Barbican Art Gallery defies gravity with disorientating offsite project Dalston House

By Mark Sheerin | 25 July 2013

Exhibition preview: Leandro Erlich: Dalston House, London, until August 4 2013

Colour photo of a giant optical illusion involving the facade of a terrace house
Leandro Erlich, Dalston House. Installation view© Gar Powell-Evans 2013, Courtesy of Barbican Art Gallery
Given the stories of native writers Julio Cortazar and Jorge Luis Borges, you might surmise that Argentinians have an inherent love of illusion, metaphysical tricks, and doubling. The latest piece by artist Leandro Erlich does nothing to dispel this image.

In an offsite project for Barbican, he has taken inspiration from the architecture of East London and recreated a house such as might have been found on Ashwin Street, Dalston, before the area was razed to the ground by bombing during World War II.

Expectation should have been high for the piece. As a commission by the gallery’s Curve programme, it follows huge success projects such as Rain Room by rAndom International and Beat the Champ by Cory Arcangel. But the Argentine had a trick up his sleeve, pre-trialled in Paris and Japan.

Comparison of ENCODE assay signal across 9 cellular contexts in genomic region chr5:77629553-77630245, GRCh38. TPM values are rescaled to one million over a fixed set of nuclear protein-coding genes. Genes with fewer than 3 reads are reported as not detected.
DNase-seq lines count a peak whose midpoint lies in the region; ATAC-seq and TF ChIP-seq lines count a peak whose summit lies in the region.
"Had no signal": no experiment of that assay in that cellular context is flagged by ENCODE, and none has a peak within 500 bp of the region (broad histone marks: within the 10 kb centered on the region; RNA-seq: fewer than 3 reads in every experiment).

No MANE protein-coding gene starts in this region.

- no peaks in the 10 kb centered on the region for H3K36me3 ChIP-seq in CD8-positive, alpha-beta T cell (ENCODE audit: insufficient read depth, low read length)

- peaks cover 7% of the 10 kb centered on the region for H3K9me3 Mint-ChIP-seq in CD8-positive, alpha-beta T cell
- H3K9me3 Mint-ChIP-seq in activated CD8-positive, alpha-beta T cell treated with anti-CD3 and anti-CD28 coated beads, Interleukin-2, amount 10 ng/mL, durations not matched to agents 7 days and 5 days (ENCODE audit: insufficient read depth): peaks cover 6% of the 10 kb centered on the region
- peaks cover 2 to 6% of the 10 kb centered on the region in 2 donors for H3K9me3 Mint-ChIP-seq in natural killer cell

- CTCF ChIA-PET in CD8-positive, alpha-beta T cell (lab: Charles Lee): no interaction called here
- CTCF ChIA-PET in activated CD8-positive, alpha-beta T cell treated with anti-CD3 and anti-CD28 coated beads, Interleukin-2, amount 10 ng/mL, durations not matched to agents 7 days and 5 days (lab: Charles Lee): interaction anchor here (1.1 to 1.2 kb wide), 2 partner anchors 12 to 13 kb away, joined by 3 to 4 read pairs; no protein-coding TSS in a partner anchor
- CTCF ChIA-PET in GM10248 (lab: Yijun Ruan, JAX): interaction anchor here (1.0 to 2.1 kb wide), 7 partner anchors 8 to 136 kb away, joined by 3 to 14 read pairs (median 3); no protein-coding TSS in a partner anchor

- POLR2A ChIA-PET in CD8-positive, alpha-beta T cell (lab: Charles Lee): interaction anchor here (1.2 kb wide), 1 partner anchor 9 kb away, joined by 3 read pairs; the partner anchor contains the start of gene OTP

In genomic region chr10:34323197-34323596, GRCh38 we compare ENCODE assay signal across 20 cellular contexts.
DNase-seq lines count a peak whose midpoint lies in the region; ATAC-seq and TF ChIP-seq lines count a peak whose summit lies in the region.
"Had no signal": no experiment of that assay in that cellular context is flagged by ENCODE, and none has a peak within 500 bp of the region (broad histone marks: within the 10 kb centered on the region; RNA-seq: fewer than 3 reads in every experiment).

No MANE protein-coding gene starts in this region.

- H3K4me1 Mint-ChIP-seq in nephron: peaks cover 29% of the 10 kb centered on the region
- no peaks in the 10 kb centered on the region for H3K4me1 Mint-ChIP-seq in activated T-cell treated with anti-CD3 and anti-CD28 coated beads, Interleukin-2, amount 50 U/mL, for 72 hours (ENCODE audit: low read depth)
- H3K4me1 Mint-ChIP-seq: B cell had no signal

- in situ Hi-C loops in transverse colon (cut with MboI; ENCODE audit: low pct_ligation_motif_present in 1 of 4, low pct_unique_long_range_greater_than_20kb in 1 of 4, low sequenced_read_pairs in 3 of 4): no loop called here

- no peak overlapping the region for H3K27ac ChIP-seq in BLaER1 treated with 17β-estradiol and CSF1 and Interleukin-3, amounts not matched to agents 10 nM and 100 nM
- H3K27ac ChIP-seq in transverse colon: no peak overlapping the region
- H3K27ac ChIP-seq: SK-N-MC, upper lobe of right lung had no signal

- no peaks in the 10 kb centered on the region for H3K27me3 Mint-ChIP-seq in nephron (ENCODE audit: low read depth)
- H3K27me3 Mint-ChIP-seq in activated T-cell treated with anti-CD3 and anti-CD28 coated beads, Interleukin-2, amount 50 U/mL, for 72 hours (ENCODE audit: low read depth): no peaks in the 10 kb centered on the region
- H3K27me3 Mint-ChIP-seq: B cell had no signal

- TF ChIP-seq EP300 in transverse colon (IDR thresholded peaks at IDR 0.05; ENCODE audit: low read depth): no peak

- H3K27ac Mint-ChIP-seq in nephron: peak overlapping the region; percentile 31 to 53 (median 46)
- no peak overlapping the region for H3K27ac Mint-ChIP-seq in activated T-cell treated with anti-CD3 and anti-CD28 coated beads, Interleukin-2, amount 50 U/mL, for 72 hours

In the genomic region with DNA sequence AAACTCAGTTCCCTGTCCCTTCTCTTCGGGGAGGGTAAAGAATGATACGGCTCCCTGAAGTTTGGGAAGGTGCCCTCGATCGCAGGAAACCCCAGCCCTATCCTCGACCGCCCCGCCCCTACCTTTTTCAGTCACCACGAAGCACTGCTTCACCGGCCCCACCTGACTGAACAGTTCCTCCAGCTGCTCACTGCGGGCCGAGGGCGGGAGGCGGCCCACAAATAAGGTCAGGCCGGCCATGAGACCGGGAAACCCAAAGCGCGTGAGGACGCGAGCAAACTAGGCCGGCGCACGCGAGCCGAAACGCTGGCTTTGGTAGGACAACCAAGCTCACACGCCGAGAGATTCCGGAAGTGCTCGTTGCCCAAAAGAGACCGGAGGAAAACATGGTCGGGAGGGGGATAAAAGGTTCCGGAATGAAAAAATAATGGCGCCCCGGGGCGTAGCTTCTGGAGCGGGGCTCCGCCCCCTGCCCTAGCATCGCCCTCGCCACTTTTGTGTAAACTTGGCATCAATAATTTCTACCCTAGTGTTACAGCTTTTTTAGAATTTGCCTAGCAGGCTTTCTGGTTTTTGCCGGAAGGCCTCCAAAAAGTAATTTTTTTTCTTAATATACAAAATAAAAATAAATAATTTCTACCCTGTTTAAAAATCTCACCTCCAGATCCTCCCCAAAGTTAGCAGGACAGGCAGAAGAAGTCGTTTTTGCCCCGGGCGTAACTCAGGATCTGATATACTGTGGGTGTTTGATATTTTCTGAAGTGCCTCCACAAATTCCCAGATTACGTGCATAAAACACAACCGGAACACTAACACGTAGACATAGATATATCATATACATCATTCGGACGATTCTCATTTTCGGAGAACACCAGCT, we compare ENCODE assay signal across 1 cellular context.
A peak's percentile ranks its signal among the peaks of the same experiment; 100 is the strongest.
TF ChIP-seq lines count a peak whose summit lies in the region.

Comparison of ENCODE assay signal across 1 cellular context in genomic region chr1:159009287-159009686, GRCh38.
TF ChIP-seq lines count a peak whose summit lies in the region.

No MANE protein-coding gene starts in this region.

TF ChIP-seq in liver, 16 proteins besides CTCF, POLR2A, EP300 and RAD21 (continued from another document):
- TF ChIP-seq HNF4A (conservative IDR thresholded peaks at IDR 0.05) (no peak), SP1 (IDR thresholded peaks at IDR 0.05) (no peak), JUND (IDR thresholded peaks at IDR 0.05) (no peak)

Dalston House is no liveable abode, but rather the façade of one which fills the surface of a vacant lot. And looming over this at 45 degrees is an equally large, panelled mirror. As a result visitors to this ambitious intervention can watch themselves as they seem to defy gravity.

The artist has expressed a wish to see playful engagement with this piece. And indeed, once vertigo has been overcome, the public have been getting into apt spirit, swinging from windowsills and scaling brickwork.

Metaphysics, it seems, can be great fun, wherever you're from.

  • Dalston House, 1-7 Ashwin Street, Dalston. Open 11am-6pm (8pm Thursday and Friday, 10am-8pm Saturday and Sunday, 7pm August 1). Admission free. Follow the house on Twitter @dalstonhouse.

Visit Mark Sheerin's contemporary art blog and follow him on Twitter.
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